What to Do After a Car Accident That’s Not Your Fault in Arkansas

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It is only natural to pursue compensation for a car accident that is not your fault. You should not have to shoulder the blame for the actions of a negligent driver. That is why it is important to learn what to do after being involved in a car accident. If you or a family member was a victim of a car accident, contact an experienced Fayetteville car accident lawyer today. Ken Kieklak, Attorney at Law, possesses over 20 years of legal experience, and he is here to help you understand the steps to take after a car accident that is not your fault.

Steps to Take After a Car Accident in Arkansas

If you suffered an injury and your car sustained damage in a car wreck that you did not cause, it is important to take steps to ensure that you can prove you were free of any negligence. However, before documenting evidence of the accident, you should seek medical attention for yourself and any other individuals that may have been injured in the crash.

Additionally, you should also contact law enforcement to assess the scene of the accident and to receive a copy of the police report for your records. You should then take the following steps to help support your legal claim.

Trade Information with The Negligent Driver

It is vital to exchange information with the negligent driver in order to report the claim to your insurance company. In this trading of information, you should ensure you request the following items:

  • Names and contact information
  • The make, model, and license plate of the vehicles involved
  • The name of the insurance company that provides car accident coverage for the negligent driver

Document Details of the Car Accident

This is the most important step if you wish to prove that you did not act negligently during a car accident. Thoroughly documenting evidence of the accident can help your insurance company or a jury determine the level of fault that should be attributed to either party. You should ensure you have the following evidence before you leave the scene of the accident:

  • Photographs of the damage to all vehicles involved or photos of any injuries
  • Evidence of any injuries sustained by you or passengers in your vehicle
  • The details of the crash (e.g., intersection car accident or head-on collision)
  • Any adverse weather or other circumstances that may have contributed to the accident

All of these details can help recreate the accident to prove that you should not be held liable for the crash.

Report the Car Crash to Your Insurance Company

If you have obtained a copy of the police report and document the evidence of the accident, you can then report the crash to your insurance company. At this stage, your insurance company and that of the negligent driver will begin negotiations to determine who should be liable for the accident.

Additionally, you will likely be contacted by a representative of the other party’s insurance company. This representative will look to flesh out the details of the accident but may also ask questions that are designed to impact your claim negatively. If you are uncomfortable speaking with the representative, you should consider working with a lawyer that can speak on your behalf.

Contact an Experienced Arkansas Car Accident Attorney

If your injuries and the damage to your vehicle was extensive, you should consider filing a personal injury lawsuit to pursue compensation. The insurance held by the negligent driver may not be enough to cover your medical expenses and repairs to your vehicle. As a result, you may need to seek additional compensation in court.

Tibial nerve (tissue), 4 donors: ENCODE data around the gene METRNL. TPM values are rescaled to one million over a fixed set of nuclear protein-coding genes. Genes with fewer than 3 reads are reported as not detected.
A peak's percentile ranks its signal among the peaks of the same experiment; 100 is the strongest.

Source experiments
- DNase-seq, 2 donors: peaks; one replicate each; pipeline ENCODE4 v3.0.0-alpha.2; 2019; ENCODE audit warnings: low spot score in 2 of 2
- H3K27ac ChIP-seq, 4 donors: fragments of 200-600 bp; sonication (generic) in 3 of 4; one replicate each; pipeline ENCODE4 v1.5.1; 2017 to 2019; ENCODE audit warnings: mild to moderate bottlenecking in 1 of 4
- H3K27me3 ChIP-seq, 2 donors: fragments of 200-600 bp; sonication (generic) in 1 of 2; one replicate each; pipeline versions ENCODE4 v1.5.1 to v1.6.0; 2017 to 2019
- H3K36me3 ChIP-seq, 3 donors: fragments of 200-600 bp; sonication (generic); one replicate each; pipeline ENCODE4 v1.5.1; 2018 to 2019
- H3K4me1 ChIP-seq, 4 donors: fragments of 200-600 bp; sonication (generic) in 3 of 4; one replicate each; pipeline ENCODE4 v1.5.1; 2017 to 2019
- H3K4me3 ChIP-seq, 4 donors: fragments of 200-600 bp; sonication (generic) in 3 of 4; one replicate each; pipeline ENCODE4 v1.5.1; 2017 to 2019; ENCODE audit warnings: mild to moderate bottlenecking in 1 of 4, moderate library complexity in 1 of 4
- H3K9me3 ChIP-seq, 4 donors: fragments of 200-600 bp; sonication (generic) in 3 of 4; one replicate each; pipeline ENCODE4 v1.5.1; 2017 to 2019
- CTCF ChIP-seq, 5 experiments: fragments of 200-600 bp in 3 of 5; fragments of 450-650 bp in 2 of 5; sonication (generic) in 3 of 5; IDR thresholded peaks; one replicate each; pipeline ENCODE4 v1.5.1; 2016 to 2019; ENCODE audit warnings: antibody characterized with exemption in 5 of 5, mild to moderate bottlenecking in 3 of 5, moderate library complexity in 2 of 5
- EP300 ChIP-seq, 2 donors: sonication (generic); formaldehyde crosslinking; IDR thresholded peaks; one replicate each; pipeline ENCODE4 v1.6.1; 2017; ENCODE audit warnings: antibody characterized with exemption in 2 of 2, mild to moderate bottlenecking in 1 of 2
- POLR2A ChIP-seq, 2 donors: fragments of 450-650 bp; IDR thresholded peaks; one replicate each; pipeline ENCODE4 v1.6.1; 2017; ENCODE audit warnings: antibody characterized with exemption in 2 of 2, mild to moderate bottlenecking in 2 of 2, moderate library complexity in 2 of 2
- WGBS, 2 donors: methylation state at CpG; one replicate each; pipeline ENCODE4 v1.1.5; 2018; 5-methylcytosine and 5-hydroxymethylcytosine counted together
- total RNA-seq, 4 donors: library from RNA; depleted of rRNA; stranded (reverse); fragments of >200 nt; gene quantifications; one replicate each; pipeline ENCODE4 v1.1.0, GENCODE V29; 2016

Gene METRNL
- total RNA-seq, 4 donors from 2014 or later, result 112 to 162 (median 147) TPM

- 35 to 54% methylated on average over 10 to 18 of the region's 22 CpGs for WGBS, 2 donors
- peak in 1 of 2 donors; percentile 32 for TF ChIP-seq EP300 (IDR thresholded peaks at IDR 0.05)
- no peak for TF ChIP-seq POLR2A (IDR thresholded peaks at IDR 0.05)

To learn more about how liability is determined in a personal injury lawsuit, you should continue reading and speak with an experienced Arkansas personal injury lawyer.

Liability Laws for Car Accidents in Arkansas

To win a personal injury lawsuit against a negligent driver, a plaintiff must show how the other driver acted negligently. When assigning fault in a negligence claim, Arkansas operates using modified comparative negligence rules.

Under Arkansas law, modified comparative negligence assigns a plaintiff and a defendant a level of fault that can be used to determine an award of damages. For example, a defendant can be assigned 90 percent worth of fault while a plaintiff is assigned 10 percent worth of fault. In this scenario, the plaintiff’s award of damages will be decreased by 10 percent due to their part in the accident.

It is important to note that Arkansas has also adopted the 50 percent rule for negligence claims. The 50 percent rule states that if a plaintiff’s fault is equal to or greater than 50 percent, the plaintiff will not be eligible to receive compensation for their losses. For example, if a crash occurred because one driver ran a stop sign while another was making an illegal U-turn, the jury may find that each party held 50 percent liability for the accident.

To avoid having your damages reduced or barred, it is important to supply valuable evidence that can show that you did not play a role in the cause of the accident.

Consult with Our Experienced Arkansas Car Accident Lawyer to Discuss Your Claim

If you were seriously injured in a car crash, you should consult with an experienced car accident attorney today. Fayetteville personal injury lawyer Ken Kieklak is committed to providing his clients with the aggressive and unique legal representation they deserve to pursue compensation for their injuries. You do not have to fight your case alone. To schedule a free case evaluation, contact Ken Kieklak, Attorney at Law, at (479) 316-0438. You can also contact the firm online.

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